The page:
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April 27, 1920 - Image 1

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Text
Publication:
The Michigan Daily, 1920-04-27

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ANN ARBOR, MICHIGAN, TUESDAY, APRIL 27, 1920.

PRICE THREEC

SUPREME
. PLEASES
ITICIPANTS

STERN
STILL

BLOCK

E SATISFIED .BY
UTORY EXTENSION
ory Attitude Adopted Toward
la; Zionists Happy Over
Palestine Decision
By Associated Press)
mo, Italy, April 26.-The re-
the supreme council's 10
ing are such that each gov-
taking part seems to con-
,t its aspirations have been
y satisfied. The premiers and
ministers parted in great per-
diality and apparently with
re confidence in the near fu-
lgians are satisfied because
eve the western block of
Great Britain, France, and
remain as solid as ever
rermany. 'The Belgians are
the immediate fixing of the

of

's debts to the Al-

The Italian premier, Signor Nitti,
appears to be content over the coun-
cil leaving the Adriatic situation to
the continuance of direct negotiations
with the Jugo-slavs.
The Greek premier was pleased over
the extension of Greek territories by
the addition of Trace and Smyrna,
ancient possessions of the Greek race.
The attitude of the council was con-
ciliatory, toward Russia and they are
expecting the executive committee
from the supreme economic council
to negotiate with the soviet represen-
tatives for commercial arrangements.
The Zionists are happy over Pales-
tine as they wish a national home.
Yt H. C. A. NOMINATING
COMMITTEE SELECTED
Members of the Y. M. C. A. nominat-
ing committee which will name the
candidates for that organization's elec-
tion to be held in connection with the
coming All-campus election, have
been selected and will announce the
list of nominees this week.
The committee members are: Roy
A. Chandler, '20, chairman, Harry M.
Carey, '20, Dale M. Thompson, '20, and
Sterling Abell, '20E.
Student officers to be elected are a
president, six vice-presidents (one
from each church represented in the
Y. M. C. A.) and a secretary. Three
candidates will be named for each of-
fice.
Voting will be limited to men who
are Y. M. C. A. members. Notices of
membership were sent to all men who
indicated affiliation with the associa-
tion churches at the time of regis-
tration and Pres. J. E. Goodwillie,
'20E, said yesterday that an effort had
been made to notify those men regist-
ered after the regular time. Any man
who has not received his membership
card can obtain one at Lane hall.
Dr. Beebe Added to Summer Lectures
Since the subjects of the lectures in
the series of medical talks to be given
during the Summer Session was pub-
lished, the one remaining open date
has been filled. On the evening of
July 27, Dr. Hugh M. Beebe, profes-
sor of surgery in the Medical school,
will discuss "Our Medical Future."
This number in addition to the others
makes a complete course of six lec-
tures.
Prepare 1«round for Seeds and. Shrubs
Preparatory work on the seeding
and the setting of shrubs around the
Library was 'begun during the week
end. The evergreen, hemlock and yew
shrubs which were ordered have not
yet arrived and the work at present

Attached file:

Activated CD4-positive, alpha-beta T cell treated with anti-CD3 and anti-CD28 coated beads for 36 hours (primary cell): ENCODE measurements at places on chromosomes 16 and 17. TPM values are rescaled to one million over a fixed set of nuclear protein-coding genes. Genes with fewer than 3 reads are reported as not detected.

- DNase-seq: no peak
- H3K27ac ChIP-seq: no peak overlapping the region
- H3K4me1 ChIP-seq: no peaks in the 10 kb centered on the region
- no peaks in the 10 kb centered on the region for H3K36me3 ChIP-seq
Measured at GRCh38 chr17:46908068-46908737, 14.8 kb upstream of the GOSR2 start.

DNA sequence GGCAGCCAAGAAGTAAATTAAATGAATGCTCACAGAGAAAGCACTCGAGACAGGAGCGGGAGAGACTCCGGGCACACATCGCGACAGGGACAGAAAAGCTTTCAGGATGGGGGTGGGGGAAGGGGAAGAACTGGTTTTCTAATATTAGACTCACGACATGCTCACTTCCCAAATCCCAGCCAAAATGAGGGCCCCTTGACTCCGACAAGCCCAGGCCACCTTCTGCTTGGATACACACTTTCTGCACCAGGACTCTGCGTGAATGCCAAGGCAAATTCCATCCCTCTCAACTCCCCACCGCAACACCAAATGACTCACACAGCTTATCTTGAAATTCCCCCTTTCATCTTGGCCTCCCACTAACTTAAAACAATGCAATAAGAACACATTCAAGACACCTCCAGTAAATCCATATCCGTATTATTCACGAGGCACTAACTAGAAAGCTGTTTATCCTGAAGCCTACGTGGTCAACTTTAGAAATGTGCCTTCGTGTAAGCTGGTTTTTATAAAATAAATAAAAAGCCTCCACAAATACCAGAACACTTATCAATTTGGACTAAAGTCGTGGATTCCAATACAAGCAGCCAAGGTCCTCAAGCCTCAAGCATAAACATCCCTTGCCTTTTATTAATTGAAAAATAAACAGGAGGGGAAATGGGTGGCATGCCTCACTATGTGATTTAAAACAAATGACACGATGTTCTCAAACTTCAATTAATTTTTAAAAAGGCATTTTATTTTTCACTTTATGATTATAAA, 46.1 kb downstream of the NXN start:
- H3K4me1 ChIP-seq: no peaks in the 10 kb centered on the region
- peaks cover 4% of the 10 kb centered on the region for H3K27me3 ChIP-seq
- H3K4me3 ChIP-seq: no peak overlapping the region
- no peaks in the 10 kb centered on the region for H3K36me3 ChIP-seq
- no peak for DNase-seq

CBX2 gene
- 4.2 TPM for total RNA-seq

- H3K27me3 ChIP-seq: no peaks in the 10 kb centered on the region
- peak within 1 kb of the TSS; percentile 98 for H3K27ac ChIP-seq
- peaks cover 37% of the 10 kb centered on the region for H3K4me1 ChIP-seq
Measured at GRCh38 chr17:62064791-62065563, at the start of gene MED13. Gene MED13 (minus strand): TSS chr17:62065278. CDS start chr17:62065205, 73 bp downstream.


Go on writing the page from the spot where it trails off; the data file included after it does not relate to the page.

is merely that of preparing the ground
for both the shrubs and the seeding.
Thirteen Carloads of Coal Arrive
Coal is again being received at the

ANNOUNCE FRENCH
PLAY 'TICKET SALE
Tickets for L'Ami Fritz," annual
Cercle Francais production, will go
on sale Thursday and Friday at Gra-
ham's State street store. The per-
formance will be given Monday eve-
ning, May 3, in Sarah Caswell Angell
hall.
Reliearsals are rapidly bringing the
play to the finished stage, according
to Director E. L. Hackes. The first
dress rehearsal will be held Saturday
afternoon.
The humor of "L'Ami Fritz"iepends
on dialogue rather than the action of
the play, and the comedy is said to
abound in clever lines. The first act
should be particularly interesting be-
cause of the staging of an unusual
dinner scene.
Associate members of the Cercle
Francais will be sold tickets to the
play at a special discount on present-
ation of their membership cards.
PLANS NWPART
Will Represent "Needs and Hopes of
Average Americans;" 2,000 Ex-
pected at Convention
ADVOCATES PBI, OWNERSHIP
OF MANY VARIED INDUSTRIES
(By Associated Press)
Qhicago, April 26.-The national
convention of the Committee of 48 to!
form a new political party will be
held in Chicago July 10 to 13, it
was announced today by M. Harri-
son, divisional director of the organi-
zation.
The new party "representing the
needs and hopes of average Ameri-
cans will conduct an aggressive cam-
paign against both the reactionary
old .parties and in support of a con-
structive program of economic, social
and political progress," the announce-
ment said.
"The Committee of 48 which adopted
a platform and a statement of aims
at a convention at St. Louis last De-
cember has a membership of 50,000,"
Mr. Harrison said. Two thousand are
expected here for the convention.
The organization's platform in-
cludes: Public ownership of trans-
portation, stock yards, large abattor-
irs, grain elevators, terminal ware-
houses, pipe lines and tanks; the pub-
lic utilities, and principal natural re-
sources.
Equal economic, political and legal
rights are demanded in the platform
irrespective of sex or color.
NEW FACULTY MEN. SECURED
FOR 1920 SUMMER SESSION
University Fortunate in Getting Mem-
bers with Wide Experi-
enc
Because of the unusual number of
students who are expected to attend
the Summer Session this year, it has
been found expedient to secure several
new mmbers for the faculty. The
Summer Session faculty will be aug-
mented by the addition of the follow-
ing members:
W. H. Pyle, of University of Mis-
souri, professor of education; F.
Smith, of University of Illinois, pro-
fessor of zoology; C. Woody, of Uni-

versity of Washington, professor of,
education; H. A. Anderson, of the de-
partment of co-operative research in
Detroit, professor of education; T. J.
Knapp, superintendent of schools at
Highland Park, professor of educa-
tion; E. Gratton, supervisor of art at
Cedar Rapids, Iowa, lecturer on pub-
lic school art; F. C. Gates, of Kansas
State Agricultural college, assistant
professor of botany; H. M. Fitzpat-
rick, of Cornell university, assistant
professor of botany; G. E. Nichols, of
Yale university, assistant professor of
botany; F. -W. Frostic, superintendent
of schools at Wyandotte, Mich., in-
structor in geography; R. E. Cleland,
of Goucher college, instructor in bot-
any; D. Stoner, University of Iowa, in-
structor in zoology; S. H. Ranck, li-